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Kingfisher

The Common Kingfisher (Alcedo atthis) also known as Eurasian Kingfisher or River Kingfisher.


Kingfishers are one of Britain’s most interesting birds. Their vivid colour is iridescence, not pigment – the pigment is actually dark brown! Interference between different wavelengths of light reflected from different layers of the feathers produces blues, greens and oranges. The feathers on the bird’s back can seem blue or green depending on the angle at which they are viewed.


They are widespread, especially in central and southern England, becoming less common further north.

Kingfishers prefer still or slow flowing water such as lakes, canals and rivers in lowland areas. In winter, some individuals move to estuaries and the coast. Occasionally they may visit garden ponds if of a suitable size.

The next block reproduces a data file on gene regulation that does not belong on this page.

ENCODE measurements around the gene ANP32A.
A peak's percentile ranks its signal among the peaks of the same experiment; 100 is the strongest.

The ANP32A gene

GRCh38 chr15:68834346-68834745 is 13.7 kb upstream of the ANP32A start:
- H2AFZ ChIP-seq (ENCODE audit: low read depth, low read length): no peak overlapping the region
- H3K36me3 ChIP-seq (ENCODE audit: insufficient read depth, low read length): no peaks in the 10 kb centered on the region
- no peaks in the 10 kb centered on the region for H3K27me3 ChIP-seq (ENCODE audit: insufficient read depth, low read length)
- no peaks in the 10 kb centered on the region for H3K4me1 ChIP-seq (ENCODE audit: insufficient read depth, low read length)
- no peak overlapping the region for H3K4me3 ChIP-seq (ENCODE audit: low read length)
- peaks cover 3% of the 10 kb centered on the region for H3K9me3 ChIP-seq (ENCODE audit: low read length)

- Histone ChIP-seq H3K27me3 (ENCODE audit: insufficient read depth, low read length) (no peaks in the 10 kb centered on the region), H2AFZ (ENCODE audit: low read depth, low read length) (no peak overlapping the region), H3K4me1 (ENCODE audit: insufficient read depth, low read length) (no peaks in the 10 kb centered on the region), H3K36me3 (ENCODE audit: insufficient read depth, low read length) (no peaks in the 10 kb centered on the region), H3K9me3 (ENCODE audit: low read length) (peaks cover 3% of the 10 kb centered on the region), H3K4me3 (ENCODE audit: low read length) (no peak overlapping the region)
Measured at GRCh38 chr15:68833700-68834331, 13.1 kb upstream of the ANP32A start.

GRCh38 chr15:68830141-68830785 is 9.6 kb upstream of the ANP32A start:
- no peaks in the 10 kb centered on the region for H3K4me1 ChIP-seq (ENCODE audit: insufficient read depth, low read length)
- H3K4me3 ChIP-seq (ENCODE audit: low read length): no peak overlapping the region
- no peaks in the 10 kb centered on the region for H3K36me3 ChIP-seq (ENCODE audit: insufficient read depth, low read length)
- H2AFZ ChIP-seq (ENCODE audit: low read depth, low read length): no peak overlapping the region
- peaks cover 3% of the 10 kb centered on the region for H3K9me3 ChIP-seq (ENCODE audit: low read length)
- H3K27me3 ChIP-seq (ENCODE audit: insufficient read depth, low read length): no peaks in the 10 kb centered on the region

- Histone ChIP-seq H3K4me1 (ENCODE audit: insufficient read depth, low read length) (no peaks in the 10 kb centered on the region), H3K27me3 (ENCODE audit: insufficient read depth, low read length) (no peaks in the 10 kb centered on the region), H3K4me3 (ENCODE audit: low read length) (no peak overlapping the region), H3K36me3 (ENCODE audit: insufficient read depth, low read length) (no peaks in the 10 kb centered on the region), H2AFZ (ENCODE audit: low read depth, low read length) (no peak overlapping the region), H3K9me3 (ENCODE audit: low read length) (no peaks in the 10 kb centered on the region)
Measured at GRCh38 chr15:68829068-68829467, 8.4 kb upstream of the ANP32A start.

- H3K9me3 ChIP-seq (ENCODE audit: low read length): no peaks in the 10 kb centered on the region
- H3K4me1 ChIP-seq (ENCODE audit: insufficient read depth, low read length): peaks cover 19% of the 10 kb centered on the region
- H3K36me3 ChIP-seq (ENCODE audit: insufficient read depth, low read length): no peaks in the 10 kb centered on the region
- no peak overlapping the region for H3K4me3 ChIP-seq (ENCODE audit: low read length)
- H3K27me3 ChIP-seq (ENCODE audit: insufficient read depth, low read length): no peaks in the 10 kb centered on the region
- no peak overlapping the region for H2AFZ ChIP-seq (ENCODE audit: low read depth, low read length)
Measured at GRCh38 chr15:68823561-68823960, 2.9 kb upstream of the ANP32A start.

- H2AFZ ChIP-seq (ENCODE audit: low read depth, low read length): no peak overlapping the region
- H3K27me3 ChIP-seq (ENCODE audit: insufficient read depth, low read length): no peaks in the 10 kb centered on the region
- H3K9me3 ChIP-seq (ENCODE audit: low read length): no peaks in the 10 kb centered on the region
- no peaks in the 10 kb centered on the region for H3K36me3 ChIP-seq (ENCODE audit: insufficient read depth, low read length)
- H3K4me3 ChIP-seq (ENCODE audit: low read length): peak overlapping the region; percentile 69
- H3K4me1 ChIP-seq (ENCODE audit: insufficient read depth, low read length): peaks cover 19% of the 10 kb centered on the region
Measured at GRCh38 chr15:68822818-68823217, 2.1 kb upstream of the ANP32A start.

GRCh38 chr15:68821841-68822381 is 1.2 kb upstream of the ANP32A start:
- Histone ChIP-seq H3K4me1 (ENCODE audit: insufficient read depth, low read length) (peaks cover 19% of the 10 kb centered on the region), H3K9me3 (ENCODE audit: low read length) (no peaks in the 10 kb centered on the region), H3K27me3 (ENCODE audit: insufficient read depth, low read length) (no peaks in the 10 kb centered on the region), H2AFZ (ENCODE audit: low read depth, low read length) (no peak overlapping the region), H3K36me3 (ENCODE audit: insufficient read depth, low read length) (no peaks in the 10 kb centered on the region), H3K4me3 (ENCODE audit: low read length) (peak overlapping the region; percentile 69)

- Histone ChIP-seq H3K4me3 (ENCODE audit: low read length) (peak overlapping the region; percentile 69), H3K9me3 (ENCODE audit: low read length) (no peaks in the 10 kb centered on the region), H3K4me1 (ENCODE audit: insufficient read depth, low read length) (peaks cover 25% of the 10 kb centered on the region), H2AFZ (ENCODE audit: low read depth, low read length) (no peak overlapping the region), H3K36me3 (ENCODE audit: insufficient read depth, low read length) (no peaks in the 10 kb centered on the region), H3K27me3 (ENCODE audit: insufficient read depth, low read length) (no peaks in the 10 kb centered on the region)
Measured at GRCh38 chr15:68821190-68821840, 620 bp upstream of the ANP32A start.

They fly rapidly, low over water, and hunt fish and aquatic insects from riverside perches, sometimes hovering above the water's surface.


The Kingfisher has special visual adaptations to enable it to pursue its prey under water. Their glossy white eggs are laid in a nest at the end of a burrow in a riverbank.


They are vulnerable to hard winters and habitat degradation through pollution or unsympathetic management of watercourses. Kingfishers are amber listed because of their unfavourable conservation status in Europe.